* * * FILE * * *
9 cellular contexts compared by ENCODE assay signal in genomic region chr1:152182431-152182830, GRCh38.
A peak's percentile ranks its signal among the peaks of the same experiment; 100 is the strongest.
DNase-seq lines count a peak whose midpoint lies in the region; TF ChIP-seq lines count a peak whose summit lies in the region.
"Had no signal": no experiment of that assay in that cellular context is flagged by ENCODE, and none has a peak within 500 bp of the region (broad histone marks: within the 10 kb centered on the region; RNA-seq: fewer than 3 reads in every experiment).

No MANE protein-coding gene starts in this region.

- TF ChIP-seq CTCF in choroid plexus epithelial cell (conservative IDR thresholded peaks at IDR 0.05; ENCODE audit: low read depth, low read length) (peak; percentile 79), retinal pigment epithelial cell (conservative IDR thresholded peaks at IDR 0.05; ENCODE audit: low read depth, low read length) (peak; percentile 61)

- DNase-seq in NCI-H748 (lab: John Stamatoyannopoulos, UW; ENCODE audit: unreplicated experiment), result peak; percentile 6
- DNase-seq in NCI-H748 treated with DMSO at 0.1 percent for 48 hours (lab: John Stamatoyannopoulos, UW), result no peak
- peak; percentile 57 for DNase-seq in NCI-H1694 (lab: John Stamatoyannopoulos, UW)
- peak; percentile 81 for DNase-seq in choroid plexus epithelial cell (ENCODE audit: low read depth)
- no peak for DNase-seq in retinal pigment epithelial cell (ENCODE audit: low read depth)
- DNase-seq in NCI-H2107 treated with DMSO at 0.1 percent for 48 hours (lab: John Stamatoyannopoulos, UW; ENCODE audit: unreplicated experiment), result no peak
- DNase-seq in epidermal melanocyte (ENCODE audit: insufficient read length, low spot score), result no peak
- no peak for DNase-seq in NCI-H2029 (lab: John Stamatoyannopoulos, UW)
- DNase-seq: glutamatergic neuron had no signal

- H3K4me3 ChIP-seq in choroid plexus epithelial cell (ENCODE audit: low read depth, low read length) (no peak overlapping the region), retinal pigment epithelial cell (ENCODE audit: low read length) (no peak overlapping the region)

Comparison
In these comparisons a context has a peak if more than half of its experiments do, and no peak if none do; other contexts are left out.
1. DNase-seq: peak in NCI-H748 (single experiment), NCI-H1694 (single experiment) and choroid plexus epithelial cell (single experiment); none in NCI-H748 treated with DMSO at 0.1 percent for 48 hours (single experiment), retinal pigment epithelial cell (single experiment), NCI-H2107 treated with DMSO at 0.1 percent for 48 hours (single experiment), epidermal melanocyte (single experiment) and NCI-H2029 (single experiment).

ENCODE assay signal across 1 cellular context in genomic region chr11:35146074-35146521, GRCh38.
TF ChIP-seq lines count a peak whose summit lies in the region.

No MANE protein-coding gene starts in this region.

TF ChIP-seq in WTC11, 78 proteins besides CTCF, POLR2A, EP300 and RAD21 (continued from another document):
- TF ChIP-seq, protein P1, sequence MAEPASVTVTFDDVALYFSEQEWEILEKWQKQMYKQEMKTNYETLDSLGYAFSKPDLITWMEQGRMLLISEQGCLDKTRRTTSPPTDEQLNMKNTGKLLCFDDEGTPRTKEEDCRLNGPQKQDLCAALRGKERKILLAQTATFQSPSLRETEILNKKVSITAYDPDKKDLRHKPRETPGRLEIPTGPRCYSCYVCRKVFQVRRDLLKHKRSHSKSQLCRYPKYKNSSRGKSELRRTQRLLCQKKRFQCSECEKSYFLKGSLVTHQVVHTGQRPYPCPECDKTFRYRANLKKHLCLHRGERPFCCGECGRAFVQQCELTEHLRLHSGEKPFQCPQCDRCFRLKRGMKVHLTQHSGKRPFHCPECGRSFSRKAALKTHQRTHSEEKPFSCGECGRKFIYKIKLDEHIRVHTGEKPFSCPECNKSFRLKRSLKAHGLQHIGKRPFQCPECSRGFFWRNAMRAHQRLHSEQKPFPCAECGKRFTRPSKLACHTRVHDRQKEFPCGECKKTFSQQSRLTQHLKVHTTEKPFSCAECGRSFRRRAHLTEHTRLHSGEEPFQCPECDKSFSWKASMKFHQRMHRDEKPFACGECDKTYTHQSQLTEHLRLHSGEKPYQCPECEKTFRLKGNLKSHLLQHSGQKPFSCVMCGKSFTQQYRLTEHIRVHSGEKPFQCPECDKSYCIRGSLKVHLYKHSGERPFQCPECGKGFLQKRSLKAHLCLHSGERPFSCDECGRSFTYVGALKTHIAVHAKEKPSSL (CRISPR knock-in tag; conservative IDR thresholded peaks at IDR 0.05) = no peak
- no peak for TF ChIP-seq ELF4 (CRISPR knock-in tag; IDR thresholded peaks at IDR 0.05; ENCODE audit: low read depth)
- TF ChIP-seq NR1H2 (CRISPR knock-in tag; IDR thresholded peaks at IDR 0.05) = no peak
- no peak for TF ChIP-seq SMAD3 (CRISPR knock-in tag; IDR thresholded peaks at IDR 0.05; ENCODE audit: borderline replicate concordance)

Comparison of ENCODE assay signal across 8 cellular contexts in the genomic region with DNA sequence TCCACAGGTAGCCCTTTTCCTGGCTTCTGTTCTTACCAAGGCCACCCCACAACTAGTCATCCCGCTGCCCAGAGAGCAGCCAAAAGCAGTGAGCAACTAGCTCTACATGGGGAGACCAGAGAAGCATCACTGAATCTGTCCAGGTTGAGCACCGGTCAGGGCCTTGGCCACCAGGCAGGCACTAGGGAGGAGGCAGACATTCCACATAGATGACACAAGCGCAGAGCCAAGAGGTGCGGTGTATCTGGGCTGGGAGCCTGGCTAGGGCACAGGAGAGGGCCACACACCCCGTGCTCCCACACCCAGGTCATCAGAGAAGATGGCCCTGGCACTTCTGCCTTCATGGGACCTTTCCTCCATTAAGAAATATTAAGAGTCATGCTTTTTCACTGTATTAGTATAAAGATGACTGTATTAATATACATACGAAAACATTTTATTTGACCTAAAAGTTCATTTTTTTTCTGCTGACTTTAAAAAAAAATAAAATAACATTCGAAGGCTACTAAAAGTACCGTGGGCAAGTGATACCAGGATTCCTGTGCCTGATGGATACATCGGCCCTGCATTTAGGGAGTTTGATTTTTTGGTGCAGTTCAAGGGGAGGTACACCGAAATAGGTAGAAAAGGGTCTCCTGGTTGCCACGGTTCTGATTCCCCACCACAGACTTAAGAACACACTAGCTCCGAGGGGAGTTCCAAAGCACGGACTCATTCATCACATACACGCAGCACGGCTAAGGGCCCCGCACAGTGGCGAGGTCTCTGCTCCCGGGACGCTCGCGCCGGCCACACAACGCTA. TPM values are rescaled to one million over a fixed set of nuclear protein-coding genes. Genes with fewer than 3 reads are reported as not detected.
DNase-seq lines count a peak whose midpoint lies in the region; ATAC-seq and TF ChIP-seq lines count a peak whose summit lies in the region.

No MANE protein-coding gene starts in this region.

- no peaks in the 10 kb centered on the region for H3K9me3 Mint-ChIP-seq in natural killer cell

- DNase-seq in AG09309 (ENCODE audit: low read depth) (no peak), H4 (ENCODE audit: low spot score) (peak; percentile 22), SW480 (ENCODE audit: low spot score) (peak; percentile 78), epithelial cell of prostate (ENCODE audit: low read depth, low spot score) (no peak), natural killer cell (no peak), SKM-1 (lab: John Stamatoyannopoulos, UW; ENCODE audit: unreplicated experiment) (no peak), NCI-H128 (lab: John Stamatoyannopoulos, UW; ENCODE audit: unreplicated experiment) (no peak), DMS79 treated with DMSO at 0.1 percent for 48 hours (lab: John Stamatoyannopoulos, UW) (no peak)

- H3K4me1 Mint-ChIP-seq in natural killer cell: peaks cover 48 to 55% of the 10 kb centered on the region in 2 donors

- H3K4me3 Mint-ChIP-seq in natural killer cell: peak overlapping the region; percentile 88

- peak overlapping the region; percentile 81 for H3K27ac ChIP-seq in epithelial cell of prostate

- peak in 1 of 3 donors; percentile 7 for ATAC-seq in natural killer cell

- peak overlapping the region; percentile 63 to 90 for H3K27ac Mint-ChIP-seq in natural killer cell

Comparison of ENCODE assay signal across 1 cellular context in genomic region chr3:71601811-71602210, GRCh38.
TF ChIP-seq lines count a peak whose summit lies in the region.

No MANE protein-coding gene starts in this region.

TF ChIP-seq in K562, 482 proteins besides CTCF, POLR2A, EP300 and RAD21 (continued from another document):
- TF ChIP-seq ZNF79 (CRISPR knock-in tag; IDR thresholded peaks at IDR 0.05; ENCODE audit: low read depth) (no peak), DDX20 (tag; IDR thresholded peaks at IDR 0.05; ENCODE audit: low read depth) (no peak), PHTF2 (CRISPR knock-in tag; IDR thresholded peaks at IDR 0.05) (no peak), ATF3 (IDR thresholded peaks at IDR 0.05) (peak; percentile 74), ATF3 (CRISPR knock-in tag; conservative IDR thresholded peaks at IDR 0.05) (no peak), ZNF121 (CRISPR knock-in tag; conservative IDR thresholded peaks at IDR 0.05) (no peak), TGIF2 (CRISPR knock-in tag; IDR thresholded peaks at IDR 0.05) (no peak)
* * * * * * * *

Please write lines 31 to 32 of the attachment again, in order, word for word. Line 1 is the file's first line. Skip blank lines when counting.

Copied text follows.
- no peaks in the 10 kb centered on the region for H3K9me3 Mint-ChIP-seq in natural killer cell

- DNase-seq in AG09309 (ENCODE audit: low read depth) (no peak), H4 (ENCODE audit: low spot score) (peak; percentile 22), SW480 (ENCODE audit: low spot score) (peak; percentile 78), epithelial cell of prostate (ENCODE audit: low read depth, low spot score) (no peak), natural killer cell (no peak), SKM-1 (lab: John Stamatoyannopoulos, UW; ENCODE audit: unreplicated experiment) (no peak), NCI-H128 (lab: John Stamatoyannopoulos, UW; ENCODE audit: unreplicated experiment) (no peak), DMS79 treated with DMSO at 0.1 percent for 48 hours (lab: John Stamatoyannopoulos, UW) (no peak)